She used to be the queen, nay, empress of Europe, but now Angela Merkel, 63, is “a chancellor on the way out,” as the German magazine Der Spiegel just put it.
The twilight of her reign is clearly underway, but why this Merkeldämmerung? Her problem is neither the German economy, which is booming, nor a weak and divided opposition. It is the enemy in her own bed: the Christian Social Union, the Bavarian wing of the Christian Democratic Union she leads.
Beset by the surge of the anti- immigrant Alternative for Germany, or AfD, the Christian Social Union is staring at polls giving it only 36 percent of the vote in the state elections on Oct. 14 — after almost four decades of holding absolute majorities in mighty Bavaria. Trying to claw back voters from the AfD, the CSU is echoing the nationalist upstart, which has vaulted from nowhere to become the Bundestag’s third- largest party.
But the CSU’s heaviest guns are trained on Mutti (Mom) Merkel. To put it in the simplest terms: Desperately straining to keep the European Union from fragmenting, the chancellor is seeking a “European solution” to the migrant influx — the distribution of refugees across the EU and open borders from Portugal to Poland. Merkel’s nemesis, Horst Seehofer, the CSU chairman and federal interior minister, insists on “Deutschland first.” He wants to turn refugees away at retightened German borders.
Merkel announced a deal with Seehofer on June 18 giving her two weeks to try to reach an agreement with other EU leaders that would placate German hard-liners on immigration. The two sister parties likely will make up — for a while. But even if Merkel makes it through this precarious summer and endures to the end of her fourth term, in 2021, she is damaged goods. Her existential problem goes far beyond the intramural political warfare. The European stage she has dominated for so long is collapsing beneath her.
Nor is it just the migrants who are battering the European construction. Merkel, this benign monarch, is being shouldered aside by a new cast of leaders: Donald Trump, Russia’s Vladimir Putin, Turkey’s Recep Tayyip Erdogan and, farther afield, China’s Xi Jinping. These characters prefer national advantage to world-order politics.
Closer to home, Britain is on the way out. In Italy, the anti-European populists of the left and right have grabbed power in a free election. Strongmen are running Poland and Hungary. In Austria, the far-right Freedom Party has muscled its way into the government. In much of the EU, populist parties are scoring double-digit percentages of the vote.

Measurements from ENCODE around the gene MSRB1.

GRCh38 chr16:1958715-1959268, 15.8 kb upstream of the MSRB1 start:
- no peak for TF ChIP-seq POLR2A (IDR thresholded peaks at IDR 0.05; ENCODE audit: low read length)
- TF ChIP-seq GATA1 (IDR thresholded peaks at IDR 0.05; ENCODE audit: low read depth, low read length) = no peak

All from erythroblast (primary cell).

Russia’s imperial ambitions are pressing on the EU from the east. In the west, the Atlantic skies are falling. Not a day goes by without President Donald Trump attacking another girder of the liberal order the United States has protected for 70 years. Behold his “what do I care” stare as Merkel towered over him with barely controlled fury in a photograph taken during the recent Group of Seven summit in Quebec. Unalloyed national interest is dethroning the rules-based resolution of disputes. Europe’s cozy life under America’s strategic umbrella is turning nasty as Trump keeps growling: Pay up, or we ship out.
Still, the deadliest threat to Merkel’s tenure preceded the advent of Trump. It began to close in on her in the early fall of 2015 when she opened her heart and her country to almost 1 million Muslim migrants. Determined to show Germany’s friendly face to the world, she refused to set limits. Her fans sported “Refugees Welcome” buttons.
The welcome waned as the flow continued. Merkel’s fabled “Wir schaffen das” — “we can do it” — turned into the greatest miscalculation of her career. She barely squeezed by in the 2017 general election. Now the influx has shattered her domestic power base. After Merkel’s June 18 announcement of a temporary deal with Seehofer, Trump tweeted with apparent glee that the “people of Germany are turning against their leadership as migration is rocking the already tenuous Berlin coalition.”
Never has so much goodness spawned so much misfortune. Normally, embattled leaders seek refuge in foreign policy. But Merkel is running out of partners. Paris and Rome, Warsaw, Vienna and Budapest have opposed her “European solution” for three years. Sweden and Denmark reinstated border controls in 2016. In a new tripolar world, Trump would rather play with the big boys in Moscow and Beijing.
As the United States, Russia and China are recasting global politics, Europe, with an economy as large as America’s, has been demoted to a two-bit player. “Defensive nationalism” — keep them out — is sweeping the EU and the rest of the West. Merkel is frantically trying to stem the tide. Europe should hope that she can do better than King Canute.